Canada's Plan Administrators Not Required To Publicize Possible Plan Changes

April 27, 2006 ( - Canada's Supreme Court declined to hear a case from an Ontario Court of Appeal that removed the obligation of pension plan administrators to tell members of all plan changes under consideration.

The ruling by the appeals court struck down a lower court decision that would have given administrators additional responsibility to disclose plan information, according to reports by Business Insurance. In Hembruff vs. Ontario Municipal Employees Retirement Board , the Ontario Court of Appeal had ruled that the plan administrator had no duty to advise plan members that it was contemplating making benefit improvements to the pension plan.

The case was initially brought by eight employees who resigned from their positions with the Toronto Police Board and subsequently withdrew the commuted values of their pensions for the Ontario Municipal Employees Retirement System. They claimed the Board did not keep them informed about the state of their benefit enhancements. The lower court sided with six of the plaintiffs and agreed that the board breached its fiduciary duty.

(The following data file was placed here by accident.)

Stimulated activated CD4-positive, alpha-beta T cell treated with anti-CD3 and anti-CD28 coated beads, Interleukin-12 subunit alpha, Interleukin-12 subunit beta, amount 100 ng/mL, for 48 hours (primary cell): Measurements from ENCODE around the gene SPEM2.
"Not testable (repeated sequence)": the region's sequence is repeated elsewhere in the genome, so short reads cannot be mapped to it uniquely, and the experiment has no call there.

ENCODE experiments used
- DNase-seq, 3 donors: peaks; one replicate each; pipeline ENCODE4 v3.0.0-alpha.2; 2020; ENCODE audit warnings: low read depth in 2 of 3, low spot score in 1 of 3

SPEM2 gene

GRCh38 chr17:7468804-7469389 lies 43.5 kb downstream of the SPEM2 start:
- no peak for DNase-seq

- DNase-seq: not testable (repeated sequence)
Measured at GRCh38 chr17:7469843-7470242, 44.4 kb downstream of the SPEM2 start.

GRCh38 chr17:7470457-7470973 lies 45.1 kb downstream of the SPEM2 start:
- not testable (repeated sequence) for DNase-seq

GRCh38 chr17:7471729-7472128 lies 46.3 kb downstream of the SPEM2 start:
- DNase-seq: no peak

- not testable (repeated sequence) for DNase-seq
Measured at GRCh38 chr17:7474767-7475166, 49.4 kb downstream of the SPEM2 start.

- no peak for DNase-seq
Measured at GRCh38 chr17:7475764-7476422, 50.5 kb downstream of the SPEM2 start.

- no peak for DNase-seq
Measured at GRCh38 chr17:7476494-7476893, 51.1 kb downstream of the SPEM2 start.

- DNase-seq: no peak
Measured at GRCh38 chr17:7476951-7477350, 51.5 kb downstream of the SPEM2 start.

The appeals court overturned the decision and the Supreme Court of Canada’s decision not to hear the case means the Court of Appeal’s decision stands.

The appeals court ruling written by Justice Eileen Gillese says that disclosing every consideration could lead to undue work for administrators and ambiguity for members if they must be notified of all plan change considerations.


class=”headingnumber”> If potential plan changes were announced but subsequently modified or discarded as the result of further input, administrators could be faced with unhappy members who had relied to their detriment on the earlier announcement,” Gillese wrote in her opinion. “It would not have been reasonable for a member to rely on information that was clearly subject to the consultation process and, therefore, to change,” she continued.